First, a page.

click his name to find more information
Perhaps it's the "outside looking in" perspective
of a Canadian bluesman that makes singer/songwriter/guitarist David
Gogo's music so effective. His limited touring in the U.S. and difficulty
distributing his albums in this country mean that Gogo is unfamiliar to most
Americans. But the guitar slinger is well known north of the border, if not
a household name. With half a dozen albums in his catalog, he's won awards,
appears on television, and tours extensively. Consider him Canada's version
of Tinsley Ellis – an honest, hard-working blues-rocker who remains on
the verge of a breakthrough by releasing consistently strong material. Why some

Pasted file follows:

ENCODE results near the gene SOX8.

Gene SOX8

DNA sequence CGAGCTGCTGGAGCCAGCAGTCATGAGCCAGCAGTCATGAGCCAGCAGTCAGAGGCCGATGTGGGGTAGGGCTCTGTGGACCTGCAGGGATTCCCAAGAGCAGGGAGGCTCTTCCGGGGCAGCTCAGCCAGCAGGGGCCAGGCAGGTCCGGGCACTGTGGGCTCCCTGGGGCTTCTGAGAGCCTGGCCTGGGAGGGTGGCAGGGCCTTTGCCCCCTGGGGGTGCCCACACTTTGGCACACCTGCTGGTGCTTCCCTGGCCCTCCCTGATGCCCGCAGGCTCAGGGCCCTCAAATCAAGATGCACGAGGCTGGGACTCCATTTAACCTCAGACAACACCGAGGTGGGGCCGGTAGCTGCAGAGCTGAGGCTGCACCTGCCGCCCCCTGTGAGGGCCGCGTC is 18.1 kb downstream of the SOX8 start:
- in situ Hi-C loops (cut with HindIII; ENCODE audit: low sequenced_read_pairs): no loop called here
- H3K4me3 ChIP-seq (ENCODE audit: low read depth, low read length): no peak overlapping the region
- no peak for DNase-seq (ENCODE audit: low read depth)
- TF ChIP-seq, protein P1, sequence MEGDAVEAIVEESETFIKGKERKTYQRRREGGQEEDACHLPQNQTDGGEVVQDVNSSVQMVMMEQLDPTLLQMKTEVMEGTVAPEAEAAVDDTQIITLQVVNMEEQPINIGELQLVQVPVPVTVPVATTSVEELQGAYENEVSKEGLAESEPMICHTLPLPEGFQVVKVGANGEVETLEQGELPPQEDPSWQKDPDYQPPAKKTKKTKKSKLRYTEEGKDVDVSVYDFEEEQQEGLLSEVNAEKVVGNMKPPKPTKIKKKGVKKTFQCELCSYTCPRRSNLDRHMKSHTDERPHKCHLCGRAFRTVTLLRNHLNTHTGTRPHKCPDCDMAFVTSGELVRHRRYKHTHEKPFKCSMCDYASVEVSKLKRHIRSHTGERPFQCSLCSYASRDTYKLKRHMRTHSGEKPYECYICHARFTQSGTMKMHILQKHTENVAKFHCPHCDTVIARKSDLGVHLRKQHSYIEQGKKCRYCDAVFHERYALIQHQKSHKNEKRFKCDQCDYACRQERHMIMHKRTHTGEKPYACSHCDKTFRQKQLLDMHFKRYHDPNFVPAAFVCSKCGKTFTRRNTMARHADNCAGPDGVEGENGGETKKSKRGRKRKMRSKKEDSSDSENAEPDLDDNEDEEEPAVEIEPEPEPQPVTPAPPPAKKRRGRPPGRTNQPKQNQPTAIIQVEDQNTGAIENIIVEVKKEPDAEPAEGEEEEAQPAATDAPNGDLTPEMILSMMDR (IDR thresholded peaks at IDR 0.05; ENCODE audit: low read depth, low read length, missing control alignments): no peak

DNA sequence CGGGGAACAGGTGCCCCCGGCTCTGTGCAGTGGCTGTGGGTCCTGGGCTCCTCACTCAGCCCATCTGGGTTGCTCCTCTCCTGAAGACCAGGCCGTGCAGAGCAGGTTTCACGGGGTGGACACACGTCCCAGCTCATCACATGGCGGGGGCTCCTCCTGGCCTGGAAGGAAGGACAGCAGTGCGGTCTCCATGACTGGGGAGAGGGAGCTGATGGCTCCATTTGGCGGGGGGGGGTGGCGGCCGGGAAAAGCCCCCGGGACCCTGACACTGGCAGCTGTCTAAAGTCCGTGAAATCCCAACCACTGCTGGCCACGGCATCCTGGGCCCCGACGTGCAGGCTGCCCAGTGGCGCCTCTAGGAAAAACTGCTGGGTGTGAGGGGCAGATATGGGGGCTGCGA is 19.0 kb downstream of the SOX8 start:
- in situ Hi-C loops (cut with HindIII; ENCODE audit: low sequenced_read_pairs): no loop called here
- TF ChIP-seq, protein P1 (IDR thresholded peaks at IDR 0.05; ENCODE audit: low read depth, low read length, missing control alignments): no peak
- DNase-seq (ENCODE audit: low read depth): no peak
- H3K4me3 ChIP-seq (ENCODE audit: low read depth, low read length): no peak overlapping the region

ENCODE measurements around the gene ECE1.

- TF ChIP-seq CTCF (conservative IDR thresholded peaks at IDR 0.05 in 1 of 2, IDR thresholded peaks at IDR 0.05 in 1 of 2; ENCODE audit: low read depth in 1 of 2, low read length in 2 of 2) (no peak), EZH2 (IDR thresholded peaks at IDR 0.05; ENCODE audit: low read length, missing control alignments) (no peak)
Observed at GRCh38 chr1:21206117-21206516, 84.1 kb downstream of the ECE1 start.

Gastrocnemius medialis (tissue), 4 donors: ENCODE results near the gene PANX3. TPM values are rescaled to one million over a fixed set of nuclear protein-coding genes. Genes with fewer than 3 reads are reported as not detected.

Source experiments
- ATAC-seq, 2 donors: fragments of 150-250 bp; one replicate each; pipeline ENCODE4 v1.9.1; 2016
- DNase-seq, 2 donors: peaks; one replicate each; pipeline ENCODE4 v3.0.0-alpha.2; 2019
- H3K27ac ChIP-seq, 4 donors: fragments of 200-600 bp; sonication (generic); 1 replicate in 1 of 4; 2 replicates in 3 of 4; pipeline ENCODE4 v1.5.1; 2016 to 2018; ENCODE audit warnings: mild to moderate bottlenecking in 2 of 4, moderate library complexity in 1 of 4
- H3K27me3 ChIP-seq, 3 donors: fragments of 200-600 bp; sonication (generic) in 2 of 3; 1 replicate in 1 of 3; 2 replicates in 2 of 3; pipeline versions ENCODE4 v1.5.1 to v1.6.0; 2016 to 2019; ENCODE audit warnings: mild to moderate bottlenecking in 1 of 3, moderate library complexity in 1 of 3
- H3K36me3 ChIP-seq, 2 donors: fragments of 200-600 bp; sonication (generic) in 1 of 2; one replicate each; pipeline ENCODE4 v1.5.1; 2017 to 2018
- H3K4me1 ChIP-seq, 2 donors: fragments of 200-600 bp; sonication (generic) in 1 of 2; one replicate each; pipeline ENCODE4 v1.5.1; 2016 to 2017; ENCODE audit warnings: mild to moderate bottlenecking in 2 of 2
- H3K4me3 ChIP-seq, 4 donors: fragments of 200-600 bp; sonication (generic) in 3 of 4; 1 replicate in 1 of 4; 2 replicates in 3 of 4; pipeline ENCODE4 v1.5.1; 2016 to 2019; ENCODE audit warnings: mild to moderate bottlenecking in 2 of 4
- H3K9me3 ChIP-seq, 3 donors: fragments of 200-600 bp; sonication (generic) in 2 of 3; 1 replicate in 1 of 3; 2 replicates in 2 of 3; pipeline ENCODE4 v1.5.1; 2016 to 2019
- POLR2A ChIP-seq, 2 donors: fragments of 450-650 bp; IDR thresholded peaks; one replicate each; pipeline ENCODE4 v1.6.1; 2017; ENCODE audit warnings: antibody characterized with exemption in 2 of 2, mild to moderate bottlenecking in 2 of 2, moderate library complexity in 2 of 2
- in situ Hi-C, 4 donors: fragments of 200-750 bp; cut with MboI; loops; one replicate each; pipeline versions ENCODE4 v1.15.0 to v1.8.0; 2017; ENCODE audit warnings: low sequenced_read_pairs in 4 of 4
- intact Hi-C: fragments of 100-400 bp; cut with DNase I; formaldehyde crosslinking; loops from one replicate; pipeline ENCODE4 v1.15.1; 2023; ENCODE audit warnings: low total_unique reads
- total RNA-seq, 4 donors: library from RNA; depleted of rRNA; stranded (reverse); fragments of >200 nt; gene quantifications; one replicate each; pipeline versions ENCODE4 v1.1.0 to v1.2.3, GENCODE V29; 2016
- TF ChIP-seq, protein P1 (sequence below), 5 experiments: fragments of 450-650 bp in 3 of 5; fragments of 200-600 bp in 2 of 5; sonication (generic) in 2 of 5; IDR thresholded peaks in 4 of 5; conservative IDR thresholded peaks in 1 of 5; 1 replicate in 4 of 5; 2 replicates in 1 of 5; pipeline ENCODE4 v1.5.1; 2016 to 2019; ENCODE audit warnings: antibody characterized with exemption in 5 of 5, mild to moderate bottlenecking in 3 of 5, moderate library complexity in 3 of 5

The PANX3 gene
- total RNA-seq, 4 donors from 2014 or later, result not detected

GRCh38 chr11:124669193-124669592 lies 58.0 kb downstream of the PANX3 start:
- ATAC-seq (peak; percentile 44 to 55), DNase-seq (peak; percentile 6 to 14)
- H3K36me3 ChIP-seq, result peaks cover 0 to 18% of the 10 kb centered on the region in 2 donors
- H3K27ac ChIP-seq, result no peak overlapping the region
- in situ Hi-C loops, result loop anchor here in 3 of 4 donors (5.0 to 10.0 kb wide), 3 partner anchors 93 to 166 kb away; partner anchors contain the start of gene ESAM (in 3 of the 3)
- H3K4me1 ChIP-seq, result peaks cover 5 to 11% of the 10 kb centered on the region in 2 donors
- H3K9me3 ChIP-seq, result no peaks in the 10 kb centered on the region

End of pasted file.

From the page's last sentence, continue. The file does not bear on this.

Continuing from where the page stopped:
enterprising American record label doesn't pick up Gogo's discs is unclear,
because "Vibe", his first set of all-original material, is a real
Working in a typically blustery genre, Gogo's subtle approach and terrific songs make "Vibe" his finest release to date. Horns and female backing vocals are used sparingly to add punch to songs such as the R&B-tinged "Something Ain't Right," the thumping "Cry Harder," and the rocking "Love In The City." (The latter two tracks wouldn't be out of place on a Rolling Stones set from the Eighties.) "Silk and Stone" brings a smidge of New Orleans funk, and "Hit Me From Above" ratchets up the rock to Bad Company/Foghat boogie levels. The late Jeff Healey guests on the opening "She's Alright," a song whose clichéd title belies its rugged melody and taut arrangements.
Gogo's professionalism makes him a blues-rocker you can believe in. The songs are sharp, his solos are restrained, and both are well served by his unpretentious but affective vocals. "Vibe" is worth searching out, and Gogo is only a U.S. tour away from the stateside recognition he deserves.